Wednesday, March 18, 2015

in the hamlet of ferguson, nearly everyone is a wanted criminal


HuffPo |  This complete penetration of policing into everyday life establishes a world of unceasing terror and violence. When everyone is a criminal by default, police are handed an extraordinary amount of discretionary power. "Discretion" may sound like an innocuous or even positive policy, but its effect is to make every single person's freedom dependent on the mercy of individual officers. There are no more laws, there are only police. The "rule of law," by which people are supposed to be treated equally according to a consistent set of principles, becomes the "rule of personal whim." 

And this is precisely what occurs in Ferguson. As others have noted, the Ferguson courts appear to work as an orchestrated racket to extract money from the poor. The thousands upon thousands of warrants that are issued, according to the DOJ, are "not to protect public safety but rather to facilitate fine collection." Residents are routinely charged with minor administrative infractions. Most of the arrest warrants stem from traffic violations, but nearly every conceivable human behavior is criminalized. An offense can be found anywhere, including citations for "Manner of Walking in Roadway," "High Grass and Weeds," and 14 kinds of parking violation. The dystopian absurdity reaches its apotheosis in the deliciously Orwellian transgression "failure to obey." (Obey what? Simply to obey.) In fact, even if one does obey to the letter, solutions can be found. After Henry Davis was brutally beaten by four Ferguson officers, he found himself charged with "destruction of official property" for bleeding on their uniforms.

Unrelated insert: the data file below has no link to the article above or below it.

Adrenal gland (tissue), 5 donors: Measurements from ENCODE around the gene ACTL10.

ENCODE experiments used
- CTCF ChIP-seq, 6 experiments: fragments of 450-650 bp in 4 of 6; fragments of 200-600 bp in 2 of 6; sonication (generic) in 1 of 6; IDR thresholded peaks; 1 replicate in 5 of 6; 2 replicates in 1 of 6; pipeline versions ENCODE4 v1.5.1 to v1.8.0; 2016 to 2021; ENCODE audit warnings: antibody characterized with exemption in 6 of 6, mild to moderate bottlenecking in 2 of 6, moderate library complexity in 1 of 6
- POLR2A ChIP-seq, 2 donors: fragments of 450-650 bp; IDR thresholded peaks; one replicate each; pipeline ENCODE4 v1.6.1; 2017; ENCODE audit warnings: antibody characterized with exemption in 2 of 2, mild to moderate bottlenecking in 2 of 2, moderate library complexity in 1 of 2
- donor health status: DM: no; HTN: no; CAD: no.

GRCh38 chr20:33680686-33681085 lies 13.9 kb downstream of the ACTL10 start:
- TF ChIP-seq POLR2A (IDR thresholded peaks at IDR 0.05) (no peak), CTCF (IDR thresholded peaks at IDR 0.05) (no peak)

None of this is even to mention the blinding levels of racism, which remain the central fact of police interactions in Ferguson and nationwide. The overwhelming force of this violent and exploitative policing system is directed at the African American population. In 2013, 92 percent of Ferguson's arrest warrants were issued against African Americans, and black Fergusonians were 68 percent less likely than others to have their court cases dismissed. The racism is so blatant and comprehensive that the DOJ concluded that "Ferguson law enforcement practices are directly shaped and perpetuated by racial bias." Considering the qualified and colorless language typically deployed in government documents, this is an astonishingly forceful statement.

Ferguson's racism has been central to the media coverage of the release of the DOJ report. But in a certain way, by focusing entirely on disparate racial impacts without examining the sheer scale of the brutal state juggernaut, one misses crucial facts. MSNBC listed as the DOJ's number one "most shocking" finding the fact that "at least one municipal employee thought electing a black president was laughable." But the existence of racist views in the department is not the most shocking fact, not by a country mile. Rather, endemic racism in policing comes standard. However, that racism occurs in the wider context of an ever-enlarging interlocking system of administrative bureaucracy and police violence. 

The other pitfall in analyzing the Ferguson report is to see it as being about Ferguson. There are 19,492 municipal governments in America, and the chances that Ferguson happens to be the worst are extremely slim. In fact, there is strong evidence that in the world of better funded, more militarized, more technologically advanced police departments, Ferguson is simply a high-profile case study. While the Ferguson nightmare may dwarf the problems in cities like Boston, American policing is so out-of-control that Ferguson-style practices can occur on at least some level in almost every department.

It's hard to believe, but the Ferguson police department's massive deliberate racism only represents one of its problems. The DOJ report shows not just a racist criminal justice system, but one in which the very act of being alive has been made a crime, and in which nearly every resident is wanted by the law at every moment of every day.